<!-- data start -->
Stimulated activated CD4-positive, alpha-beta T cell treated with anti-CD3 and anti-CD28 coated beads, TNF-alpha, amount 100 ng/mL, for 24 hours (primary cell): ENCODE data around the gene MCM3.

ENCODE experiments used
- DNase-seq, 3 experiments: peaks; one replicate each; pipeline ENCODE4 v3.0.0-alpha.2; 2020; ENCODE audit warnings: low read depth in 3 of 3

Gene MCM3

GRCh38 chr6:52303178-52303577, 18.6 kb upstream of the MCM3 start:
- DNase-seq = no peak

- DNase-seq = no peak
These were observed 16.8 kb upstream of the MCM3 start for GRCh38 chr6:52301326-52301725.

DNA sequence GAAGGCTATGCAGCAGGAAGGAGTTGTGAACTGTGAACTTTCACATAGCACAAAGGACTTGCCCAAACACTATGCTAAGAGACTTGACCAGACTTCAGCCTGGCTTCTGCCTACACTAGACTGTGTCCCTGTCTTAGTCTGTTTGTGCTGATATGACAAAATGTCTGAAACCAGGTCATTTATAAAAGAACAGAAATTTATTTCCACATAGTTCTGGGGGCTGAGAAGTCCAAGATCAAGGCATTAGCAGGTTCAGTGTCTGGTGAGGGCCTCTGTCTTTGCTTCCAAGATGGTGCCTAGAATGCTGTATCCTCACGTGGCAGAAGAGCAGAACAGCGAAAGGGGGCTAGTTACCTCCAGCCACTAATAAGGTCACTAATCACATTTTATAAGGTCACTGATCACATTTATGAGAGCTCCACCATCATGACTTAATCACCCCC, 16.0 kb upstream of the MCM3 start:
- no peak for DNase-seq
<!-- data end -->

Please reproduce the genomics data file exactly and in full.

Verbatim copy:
Stimulated activated CD4-positive, alpha-beta T cell treated with anti-CD3 and anti-CD28 coated beads, TNF-alpha, amount 100 ng/mL, for 24 hours (primary cell): ENCODE data around the gene MCM3.

ENCODE experiments used
- DNase-seq, 3 experiments: peaks; one replicate each; pipeline ENCODE4 v3.0.0-alpha.2; 2020; ENCODE audit warnings: low read depth in 3 of 3

Gene MCM3

GRCh38 chr6:52303178-52303577, 18.6 kb upstream of the MCM3 start:
- DNase-seq = no peak

- DNase-seq = no peak
These were observed 16.8 kb upstream of the MCM3 start for GRCh38 chr6:52301326-52301725.

DNA sequence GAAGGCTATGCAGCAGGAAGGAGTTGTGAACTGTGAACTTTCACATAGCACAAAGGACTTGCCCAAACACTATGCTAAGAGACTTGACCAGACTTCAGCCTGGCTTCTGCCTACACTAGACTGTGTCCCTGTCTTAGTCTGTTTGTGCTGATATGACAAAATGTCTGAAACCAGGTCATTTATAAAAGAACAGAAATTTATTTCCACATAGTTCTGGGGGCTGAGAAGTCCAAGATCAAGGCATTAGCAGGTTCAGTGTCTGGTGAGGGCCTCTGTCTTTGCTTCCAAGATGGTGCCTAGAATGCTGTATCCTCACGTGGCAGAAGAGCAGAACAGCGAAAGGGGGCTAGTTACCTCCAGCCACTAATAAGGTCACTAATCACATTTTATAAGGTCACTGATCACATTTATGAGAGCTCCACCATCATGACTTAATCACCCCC, 16.0 kb upstream of the MCM3 start:
- no peak for DNase-seq